FIG. 27 is a front elevational view of the installation and rotor tool of FIG. 26.

FIG. 28 is a sectional top front perspective view of a critical systems complex of the present invention.

FIG. 29 is a top plan view of the critical systems complex of FIG. 28 with the building roof thereof removed to illustrate the building internal layout.

FIG. 30 illustrates a two module locking device of the present invention.

FIG. 31 is a sectional perspective view of an electric modular transportable ice (building) system of the present invention.

FIG. 32 is a sectional perspective view of an engine driven modular transportable ice building system of the present invention.

FIG. 33 is a sectional perspective view of a modular living unit system of the present invention.

DETAILED DESCRIPTION OF PREFERRED EMBODIMENTS OF THE INVENTION

FIG. 1 shows a first embodiment of the present invention which comprises a prime mover module shown generally at 50 and a driven module shown generally at 52. A drive shaft 54 drivingly and operatively connects the motor 56 of the prime mover module 50 to the shaft driven compressor 58 of the driven module 52. The motor 56 can be a standard seven hundred horse power electric motor, and the compressor 58 can be a standard six hundred ton refrigeration compressor.

FIG. 2 shows a second embodiment of the present invention which comprises a prime mover module 60 and a driven module 62. The prime mover module 60 encloses a standard seven hundred horse power piston engine 64, and the driven module 62 contains a standard five hundred kilowatt electric generator 66. The engine 64 transmits mechanical energy through a universally-adaptable drive shaft 68 to the generator 64. The drive shaft 68 is designed to fit all other driven units of the same general horse power range. The engine drive shaft flange 70 corresponds to the generator flange 72. Computer and computer controls 74 and optional equipment security and safety systems are also housed in the prime mover module 60. A fan coil 76 cools the water system of the engine 64 and draws fresh air across the engine.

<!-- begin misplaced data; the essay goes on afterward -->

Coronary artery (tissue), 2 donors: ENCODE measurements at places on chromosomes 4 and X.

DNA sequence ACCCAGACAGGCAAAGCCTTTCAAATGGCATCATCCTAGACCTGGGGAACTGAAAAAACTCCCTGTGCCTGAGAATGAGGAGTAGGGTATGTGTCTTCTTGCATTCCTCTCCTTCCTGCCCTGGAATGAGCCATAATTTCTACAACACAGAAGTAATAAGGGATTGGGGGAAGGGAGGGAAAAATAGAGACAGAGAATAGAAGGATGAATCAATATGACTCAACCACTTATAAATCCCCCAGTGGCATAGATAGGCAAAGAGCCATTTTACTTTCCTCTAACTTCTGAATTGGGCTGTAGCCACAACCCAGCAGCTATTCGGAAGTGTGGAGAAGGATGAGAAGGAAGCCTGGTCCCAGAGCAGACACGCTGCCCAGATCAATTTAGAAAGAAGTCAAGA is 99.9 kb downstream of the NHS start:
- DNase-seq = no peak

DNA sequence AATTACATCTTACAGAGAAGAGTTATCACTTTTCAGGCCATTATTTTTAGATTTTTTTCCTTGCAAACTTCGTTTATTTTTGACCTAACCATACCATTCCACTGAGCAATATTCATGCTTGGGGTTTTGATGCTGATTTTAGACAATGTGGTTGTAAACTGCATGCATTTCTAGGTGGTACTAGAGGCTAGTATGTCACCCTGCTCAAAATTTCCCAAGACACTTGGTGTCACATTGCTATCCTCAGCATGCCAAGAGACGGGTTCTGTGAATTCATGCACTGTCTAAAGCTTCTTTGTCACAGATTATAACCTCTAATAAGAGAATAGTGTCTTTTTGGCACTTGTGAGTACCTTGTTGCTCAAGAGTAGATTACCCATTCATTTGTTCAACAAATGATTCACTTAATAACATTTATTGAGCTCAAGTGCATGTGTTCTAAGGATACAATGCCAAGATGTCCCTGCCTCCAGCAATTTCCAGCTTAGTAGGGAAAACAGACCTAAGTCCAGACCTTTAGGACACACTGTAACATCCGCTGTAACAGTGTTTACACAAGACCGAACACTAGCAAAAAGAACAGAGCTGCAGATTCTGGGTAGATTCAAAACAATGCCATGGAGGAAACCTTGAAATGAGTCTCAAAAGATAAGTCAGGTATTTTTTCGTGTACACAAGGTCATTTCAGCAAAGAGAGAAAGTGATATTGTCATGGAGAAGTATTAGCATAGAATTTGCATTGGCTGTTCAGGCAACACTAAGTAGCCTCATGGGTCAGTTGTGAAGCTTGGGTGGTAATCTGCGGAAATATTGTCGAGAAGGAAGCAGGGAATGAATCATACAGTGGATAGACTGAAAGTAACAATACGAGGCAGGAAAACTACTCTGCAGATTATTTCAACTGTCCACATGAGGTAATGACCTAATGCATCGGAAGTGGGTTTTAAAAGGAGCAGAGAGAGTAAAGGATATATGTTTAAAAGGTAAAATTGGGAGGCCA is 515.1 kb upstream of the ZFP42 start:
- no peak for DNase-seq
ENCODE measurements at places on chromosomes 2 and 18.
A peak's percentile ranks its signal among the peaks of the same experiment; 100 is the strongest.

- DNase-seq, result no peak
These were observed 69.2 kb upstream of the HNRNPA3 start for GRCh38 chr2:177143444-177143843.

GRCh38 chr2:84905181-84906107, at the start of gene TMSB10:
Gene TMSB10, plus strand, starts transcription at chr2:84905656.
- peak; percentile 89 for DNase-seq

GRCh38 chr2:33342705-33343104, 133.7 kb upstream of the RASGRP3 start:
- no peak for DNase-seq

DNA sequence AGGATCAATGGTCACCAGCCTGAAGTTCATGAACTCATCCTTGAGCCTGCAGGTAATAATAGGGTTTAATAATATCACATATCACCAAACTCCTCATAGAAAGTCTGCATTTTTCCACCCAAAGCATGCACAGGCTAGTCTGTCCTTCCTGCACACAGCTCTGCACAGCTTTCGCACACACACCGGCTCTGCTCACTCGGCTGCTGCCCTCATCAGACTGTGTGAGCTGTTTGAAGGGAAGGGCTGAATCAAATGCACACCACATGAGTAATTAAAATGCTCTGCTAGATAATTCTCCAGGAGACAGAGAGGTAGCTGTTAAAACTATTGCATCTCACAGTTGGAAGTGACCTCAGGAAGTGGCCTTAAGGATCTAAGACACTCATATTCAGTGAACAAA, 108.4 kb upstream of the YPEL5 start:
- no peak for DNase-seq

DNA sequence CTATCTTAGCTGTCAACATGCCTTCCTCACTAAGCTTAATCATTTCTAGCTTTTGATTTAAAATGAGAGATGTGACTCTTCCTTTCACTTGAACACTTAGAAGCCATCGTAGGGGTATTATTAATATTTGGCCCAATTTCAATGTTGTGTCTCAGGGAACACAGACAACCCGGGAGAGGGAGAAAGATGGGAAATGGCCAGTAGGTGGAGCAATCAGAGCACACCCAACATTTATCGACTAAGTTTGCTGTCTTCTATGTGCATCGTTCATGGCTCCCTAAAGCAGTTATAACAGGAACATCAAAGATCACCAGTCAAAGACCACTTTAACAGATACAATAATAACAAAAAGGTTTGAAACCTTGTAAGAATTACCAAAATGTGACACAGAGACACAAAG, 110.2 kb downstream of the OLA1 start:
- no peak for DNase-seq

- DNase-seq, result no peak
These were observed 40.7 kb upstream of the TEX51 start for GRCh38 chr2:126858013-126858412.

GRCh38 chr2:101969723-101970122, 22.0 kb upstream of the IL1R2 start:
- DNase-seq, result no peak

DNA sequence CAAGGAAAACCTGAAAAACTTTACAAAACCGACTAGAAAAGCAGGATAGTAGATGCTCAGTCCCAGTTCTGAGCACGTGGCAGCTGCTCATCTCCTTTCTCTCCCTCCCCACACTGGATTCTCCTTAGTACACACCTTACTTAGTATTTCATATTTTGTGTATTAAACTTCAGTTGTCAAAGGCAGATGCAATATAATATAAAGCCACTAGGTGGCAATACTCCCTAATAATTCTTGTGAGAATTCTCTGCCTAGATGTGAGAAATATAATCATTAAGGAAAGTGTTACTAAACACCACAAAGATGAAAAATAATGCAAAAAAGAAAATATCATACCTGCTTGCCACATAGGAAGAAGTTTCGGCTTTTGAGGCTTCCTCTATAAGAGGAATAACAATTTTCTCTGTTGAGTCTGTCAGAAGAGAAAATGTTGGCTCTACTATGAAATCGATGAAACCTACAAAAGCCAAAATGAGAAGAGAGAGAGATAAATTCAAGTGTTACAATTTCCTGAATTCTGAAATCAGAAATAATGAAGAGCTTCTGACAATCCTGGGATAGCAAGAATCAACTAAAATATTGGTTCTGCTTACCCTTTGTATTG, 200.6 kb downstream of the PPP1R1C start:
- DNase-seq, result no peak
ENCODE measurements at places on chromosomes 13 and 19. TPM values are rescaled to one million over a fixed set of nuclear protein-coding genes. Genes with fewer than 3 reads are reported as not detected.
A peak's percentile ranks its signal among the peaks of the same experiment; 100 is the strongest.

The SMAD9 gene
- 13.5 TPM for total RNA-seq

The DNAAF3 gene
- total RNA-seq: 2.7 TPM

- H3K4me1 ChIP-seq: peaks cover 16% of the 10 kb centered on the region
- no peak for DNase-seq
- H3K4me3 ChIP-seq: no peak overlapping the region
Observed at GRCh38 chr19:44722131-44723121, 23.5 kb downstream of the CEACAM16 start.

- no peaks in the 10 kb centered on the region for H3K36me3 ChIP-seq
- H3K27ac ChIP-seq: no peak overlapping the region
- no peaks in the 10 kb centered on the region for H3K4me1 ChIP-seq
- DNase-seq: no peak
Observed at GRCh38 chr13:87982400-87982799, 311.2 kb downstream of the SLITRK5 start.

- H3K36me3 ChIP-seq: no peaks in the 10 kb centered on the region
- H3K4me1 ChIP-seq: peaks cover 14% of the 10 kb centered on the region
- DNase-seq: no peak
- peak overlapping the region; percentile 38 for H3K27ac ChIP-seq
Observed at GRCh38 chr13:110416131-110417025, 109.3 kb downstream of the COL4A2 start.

FIG. 3 shows a prime mover module 80 of the present invention designed to generate mechanical shaft power from a natural gas fuel engine 82. The engine 82 of this prime mover module 80 supplies shaft-driven mechanical power to any suitable load. Removable rotating wheel assemblies 84, as will be described in detail later in connection with FIGS. 11-27, can be installed when the system is to be portable without the use of cranes or forklifts. As will be apparent these wheel assemblies 84 advantageously fit entirely underneath (within the perimeter of) the module. This is an improvement over known systems such as the wheel units of the TREWHELLA T24 and T36 Container Transport Units, which project beyond or outside of the container perimeter. The roof 86 of the module 80 has an engine exhaust stack 88 and an air vent cover 90 which is spring-loaded to open when the system is operating.